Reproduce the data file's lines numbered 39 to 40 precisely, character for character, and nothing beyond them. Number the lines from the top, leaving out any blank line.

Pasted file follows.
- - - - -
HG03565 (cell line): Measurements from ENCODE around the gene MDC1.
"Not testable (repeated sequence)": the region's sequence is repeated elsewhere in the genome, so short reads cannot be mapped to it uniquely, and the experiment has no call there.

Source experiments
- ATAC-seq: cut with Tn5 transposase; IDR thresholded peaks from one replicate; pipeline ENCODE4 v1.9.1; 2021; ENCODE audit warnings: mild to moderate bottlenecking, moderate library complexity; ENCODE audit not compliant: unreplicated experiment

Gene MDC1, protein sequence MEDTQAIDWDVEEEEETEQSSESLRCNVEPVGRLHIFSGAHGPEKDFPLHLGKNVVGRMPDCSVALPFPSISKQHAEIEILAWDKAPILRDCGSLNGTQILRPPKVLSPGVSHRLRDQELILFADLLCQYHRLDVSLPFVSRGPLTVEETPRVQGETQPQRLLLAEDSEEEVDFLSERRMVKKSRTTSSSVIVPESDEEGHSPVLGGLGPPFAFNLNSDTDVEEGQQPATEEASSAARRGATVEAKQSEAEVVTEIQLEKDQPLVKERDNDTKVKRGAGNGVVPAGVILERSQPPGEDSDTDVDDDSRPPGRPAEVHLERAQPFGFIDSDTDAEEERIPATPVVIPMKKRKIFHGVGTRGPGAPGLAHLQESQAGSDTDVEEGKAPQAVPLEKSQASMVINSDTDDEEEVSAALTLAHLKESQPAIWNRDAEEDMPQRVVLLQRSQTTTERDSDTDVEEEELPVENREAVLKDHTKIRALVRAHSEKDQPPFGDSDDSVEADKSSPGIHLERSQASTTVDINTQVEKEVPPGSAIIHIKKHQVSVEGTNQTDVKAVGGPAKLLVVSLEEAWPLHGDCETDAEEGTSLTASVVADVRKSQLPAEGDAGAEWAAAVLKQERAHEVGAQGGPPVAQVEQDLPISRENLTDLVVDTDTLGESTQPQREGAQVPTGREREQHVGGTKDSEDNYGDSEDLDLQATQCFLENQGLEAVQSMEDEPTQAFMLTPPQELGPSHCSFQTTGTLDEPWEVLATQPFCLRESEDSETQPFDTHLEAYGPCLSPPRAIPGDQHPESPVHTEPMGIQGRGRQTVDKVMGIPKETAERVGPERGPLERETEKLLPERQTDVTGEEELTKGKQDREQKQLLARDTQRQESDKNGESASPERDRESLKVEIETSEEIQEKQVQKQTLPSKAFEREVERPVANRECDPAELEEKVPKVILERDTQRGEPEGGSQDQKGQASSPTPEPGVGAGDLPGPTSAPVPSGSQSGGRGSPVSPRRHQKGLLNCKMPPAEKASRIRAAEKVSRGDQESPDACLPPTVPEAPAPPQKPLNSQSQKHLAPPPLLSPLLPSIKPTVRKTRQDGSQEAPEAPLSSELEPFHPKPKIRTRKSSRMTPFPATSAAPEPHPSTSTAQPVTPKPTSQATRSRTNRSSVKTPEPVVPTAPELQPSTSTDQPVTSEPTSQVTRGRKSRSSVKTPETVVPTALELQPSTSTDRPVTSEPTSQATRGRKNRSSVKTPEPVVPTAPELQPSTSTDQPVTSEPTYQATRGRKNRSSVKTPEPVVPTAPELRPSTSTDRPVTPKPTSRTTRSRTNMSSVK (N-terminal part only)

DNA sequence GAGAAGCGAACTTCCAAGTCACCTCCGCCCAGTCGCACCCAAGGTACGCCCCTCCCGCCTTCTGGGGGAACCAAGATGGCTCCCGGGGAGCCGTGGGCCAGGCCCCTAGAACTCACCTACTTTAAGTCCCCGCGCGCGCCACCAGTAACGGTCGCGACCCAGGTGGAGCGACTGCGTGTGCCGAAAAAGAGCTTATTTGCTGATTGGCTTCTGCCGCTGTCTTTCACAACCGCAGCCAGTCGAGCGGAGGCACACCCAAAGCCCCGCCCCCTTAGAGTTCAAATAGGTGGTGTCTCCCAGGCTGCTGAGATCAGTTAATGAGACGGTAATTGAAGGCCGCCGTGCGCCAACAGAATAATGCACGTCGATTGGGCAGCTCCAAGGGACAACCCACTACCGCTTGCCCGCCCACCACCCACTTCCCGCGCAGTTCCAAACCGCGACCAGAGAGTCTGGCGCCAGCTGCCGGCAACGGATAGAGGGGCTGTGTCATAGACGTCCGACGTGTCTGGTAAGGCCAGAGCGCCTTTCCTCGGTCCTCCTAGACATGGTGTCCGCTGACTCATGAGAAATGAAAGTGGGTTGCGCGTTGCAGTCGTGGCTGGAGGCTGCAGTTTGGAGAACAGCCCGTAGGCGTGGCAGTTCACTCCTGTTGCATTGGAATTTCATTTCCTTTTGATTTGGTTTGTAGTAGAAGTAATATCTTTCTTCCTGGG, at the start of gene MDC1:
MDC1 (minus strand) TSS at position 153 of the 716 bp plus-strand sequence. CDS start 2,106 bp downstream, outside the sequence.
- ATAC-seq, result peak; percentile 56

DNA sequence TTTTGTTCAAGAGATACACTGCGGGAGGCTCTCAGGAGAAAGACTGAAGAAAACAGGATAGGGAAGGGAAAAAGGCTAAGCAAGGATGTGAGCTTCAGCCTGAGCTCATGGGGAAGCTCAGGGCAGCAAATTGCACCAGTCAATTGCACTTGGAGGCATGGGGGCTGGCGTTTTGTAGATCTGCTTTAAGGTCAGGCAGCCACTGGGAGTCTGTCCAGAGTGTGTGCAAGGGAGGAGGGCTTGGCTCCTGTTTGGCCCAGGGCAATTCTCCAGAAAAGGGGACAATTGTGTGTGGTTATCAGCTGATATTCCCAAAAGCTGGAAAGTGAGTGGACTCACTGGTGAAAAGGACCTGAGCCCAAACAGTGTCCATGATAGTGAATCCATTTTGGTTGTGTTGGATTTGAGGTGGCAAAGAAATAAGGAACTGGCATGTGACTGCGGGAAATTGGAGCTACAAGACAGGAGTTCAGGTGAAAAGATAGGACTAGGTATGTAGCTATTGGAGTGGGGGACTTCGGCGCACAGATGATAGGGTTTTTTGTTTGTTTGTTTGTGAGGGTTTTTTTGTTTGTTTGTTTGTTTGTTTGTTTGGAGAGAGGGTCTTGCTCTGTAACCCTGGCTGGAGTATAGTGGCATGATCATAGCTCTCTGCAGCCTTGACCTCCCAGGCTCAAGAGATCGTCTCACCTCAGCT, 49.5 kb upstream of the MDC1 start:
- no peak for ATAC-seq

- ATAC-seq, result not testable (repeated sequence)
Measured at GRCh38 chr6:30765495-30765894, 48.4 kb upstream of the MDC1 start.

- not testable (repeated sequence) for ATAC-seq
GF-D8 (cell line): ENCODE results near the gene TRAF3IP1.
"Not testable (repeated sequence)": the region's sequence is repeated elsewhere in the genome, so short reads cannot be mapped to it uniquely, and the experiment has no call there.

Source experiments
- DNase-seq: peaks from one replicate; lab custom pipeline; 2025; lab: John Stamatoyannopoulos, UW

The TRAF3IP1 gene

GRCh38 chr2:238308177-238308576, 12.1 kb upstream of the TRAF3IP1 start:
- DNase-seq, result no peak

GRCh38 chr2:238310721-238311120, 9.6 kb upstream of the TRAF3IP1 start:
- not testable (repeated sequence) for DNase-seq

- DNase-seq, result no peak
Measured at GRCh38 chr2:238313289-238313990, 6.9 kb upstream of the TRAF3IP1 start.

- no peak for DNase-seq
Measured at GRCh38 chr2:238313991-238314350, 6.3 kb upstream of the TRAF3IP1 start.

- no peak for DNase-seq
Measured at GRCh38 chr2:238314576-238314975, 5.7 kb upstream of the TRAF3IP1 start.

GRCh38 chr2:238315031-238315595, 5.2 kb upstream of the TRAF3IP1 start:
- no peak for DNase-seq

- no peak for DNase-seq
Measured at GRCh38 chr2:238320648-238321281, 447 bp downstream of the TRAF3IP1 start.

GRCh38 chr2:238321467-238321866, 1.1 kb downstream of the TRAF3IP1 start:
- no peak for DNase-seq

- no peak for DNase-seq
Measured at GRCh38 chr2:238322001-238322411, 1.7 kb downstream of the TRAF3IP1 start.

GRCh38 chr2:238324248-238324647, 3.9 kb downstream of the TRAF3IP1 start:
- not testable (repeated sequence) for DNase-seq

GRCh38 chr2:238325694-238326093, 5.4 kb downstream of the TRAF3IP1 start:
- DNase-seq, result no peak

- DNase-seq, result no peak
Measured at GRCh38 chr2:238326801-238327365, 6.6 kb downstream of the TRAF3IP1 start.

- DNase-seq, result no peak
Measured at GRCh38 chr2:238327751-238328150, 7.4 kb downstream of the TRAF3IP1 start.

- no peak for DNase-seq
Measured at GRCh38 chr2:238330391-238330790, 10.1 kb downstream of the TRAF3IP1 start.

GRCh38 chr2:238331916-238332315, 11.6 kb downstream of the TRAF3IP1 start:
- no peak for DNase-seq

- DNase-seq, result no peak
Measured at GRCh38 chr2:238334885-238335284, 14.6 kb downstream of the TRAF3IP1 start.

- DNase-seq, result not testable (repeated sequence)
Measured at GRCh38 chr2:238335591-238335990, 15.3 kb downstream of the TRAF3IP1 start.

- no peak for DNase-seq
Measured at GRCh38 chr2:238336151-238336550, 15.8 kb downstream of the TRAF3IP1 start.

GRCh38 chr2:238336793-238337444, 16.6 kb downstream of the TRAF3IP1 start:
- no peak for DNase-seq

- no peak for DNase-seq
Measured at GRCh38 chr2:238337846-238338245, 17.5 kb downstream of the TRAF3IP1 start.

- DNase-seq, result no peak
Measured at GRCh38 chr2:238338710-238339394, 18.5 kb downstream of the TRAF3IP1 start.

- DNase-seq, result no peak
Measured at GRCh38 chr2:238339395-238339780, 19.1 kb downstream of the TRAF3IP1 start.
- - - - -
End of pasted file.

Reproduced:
GRCh38 chr2:238325694-238326093, 5.4 kb downstream of the TRAF3IP1 start:
- DNase-seq, result no peak